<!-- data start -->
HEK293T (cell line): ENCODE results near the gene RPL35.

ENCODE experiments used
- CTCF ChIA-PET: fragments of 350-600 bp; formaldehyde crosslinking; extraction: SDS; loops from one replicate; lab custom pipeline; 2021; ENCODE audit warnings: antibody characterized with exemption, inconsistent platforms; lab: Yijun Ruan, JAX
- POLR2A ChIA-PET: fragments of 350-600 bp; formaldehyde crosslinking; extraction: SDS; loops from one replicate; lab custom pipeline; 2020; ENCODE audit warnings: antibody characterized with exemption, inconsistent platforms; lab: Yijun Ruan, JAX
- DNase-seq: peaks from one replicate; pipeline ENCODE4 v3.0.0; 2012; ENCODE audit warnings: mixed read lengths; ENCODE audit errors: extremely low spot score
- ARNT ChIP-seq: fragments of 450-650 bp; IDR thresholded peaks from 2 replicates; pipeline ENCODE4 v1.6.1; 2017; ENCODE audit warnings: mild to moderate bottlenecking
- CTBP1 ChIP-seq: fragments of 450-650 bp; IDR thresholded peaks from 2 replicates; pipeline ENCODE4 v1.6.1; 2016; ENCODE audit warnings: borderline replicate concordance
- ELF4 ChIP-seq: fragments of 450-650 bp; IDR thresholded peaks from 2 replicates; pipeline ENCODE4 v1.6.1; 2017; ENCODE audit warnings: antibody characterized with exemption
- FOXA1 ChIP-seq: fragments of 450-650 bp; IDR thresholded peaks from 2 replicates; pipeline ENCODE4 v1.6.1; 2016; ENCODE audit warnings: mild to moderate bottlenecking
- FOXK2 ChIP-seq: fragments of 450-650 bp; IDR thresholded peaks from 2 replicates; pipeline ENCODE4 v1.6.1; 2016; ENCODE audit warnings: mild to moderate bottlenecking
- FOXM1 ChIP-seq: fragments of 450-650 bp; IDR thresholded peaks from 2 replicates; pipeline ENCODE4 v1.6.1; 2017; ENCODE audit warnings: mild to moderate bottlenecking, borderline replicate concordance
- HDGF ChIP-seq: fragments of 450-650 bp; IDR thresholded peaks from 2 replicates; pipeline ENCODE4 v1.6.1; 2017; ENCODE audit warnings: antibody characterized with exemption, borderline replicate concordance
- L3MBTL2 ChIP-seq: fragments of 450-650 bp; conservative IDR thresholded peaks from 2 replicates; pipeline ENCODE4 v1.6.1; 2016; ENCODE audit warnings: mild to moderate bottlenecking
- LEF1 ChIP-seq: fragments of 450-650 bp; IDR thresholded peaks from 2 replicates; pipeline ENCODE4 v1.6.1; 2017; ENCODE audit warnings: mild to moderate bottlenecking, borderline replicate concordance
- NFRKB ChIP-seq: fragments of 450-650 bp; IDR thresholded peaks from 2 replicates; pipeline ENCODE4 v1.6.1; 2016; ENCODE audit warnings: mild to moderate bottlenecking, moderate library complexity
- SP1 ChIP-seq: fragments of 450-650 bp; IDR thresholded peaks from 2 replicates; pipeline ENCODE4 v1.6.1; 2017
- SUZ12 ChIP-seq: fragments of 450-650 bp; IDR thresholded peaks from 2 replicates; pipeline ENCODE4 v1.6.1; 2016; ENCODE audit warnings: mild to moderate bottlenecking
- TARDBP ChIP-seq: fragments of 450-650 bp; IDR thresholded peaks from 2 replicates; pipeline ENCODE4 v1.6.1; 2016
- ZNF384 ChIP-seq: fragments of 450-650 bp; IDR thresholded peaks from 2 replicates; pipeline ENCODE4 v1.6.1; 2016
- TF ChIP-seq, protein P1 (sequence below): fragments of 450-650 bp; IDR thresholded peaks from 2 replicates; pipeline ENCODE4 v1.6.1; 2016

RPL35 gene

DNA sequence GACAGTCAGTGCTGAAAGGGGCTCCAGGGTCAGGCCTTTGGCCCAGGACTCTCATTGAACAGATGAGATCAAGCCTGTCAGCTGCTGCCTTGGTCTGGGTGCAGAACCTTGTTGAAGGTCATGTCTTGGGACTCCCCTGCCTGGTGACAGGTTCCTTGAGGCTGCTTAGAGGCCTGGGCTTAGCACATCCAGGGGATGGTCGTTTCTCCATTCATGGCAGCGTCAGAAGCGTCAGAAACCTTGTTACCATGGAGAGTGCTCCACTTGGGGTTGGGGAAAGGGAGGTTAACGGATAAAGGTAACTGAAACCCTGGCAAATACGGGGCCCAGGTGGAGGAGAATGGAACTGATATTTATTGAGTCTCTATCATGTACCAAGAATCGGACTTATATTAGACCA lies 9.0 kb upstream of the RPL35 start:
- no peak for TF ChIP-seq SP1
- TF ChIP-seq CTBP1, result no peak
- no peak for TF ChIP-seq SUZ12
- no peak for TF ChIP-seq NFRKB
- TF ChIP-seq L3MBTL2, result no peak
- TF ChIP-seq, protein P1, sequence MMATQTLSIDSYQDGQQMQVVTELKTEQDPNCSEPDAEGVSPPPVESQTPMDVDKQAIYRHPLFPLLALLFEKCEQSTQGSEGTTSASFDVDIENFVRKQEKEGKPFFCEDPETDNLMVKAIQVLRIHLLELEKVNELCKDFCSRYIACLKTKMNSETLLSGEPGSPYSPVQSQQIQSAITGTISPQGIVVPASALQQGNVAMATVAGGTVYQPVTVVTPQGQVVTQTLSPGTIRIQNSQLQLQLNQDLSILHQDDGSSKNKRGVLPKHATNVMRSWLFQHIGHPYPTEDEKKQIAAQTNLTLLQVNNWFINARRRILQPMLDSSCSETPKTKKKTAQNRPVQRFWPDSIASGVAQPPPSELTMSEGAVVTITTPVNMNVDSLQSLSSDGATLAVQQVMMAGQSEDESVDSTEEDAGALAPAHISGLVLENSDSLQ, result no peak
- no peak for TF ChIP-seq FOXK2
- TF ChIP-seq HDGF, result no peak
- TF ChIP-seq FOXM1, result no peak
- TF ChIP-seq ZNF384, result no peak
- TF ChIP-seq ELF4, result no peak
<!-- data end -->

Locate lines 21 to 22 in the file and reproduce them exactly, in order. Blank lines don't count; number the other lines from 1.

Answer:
RPL35 gene

DNA sequence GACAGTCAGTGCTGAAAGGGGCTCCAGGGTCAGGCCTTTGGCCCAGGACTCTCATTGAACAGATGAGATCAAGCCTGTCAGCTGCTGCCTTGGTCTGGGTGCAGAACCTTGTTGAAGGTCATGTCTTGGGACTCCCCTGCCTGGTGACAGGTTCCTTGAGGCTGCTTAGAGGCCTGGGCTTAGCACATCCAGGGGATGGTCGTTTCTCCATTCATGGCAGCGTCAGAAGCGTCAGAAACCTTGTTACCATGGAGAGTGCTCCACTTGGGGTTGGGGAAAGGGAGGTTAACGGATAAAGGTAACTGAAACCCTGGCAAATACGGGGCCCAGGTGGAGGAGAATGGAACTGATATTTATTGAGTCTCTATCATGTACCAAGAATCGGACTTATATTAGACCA lies 9.0 kb upstream of the RPL35 start: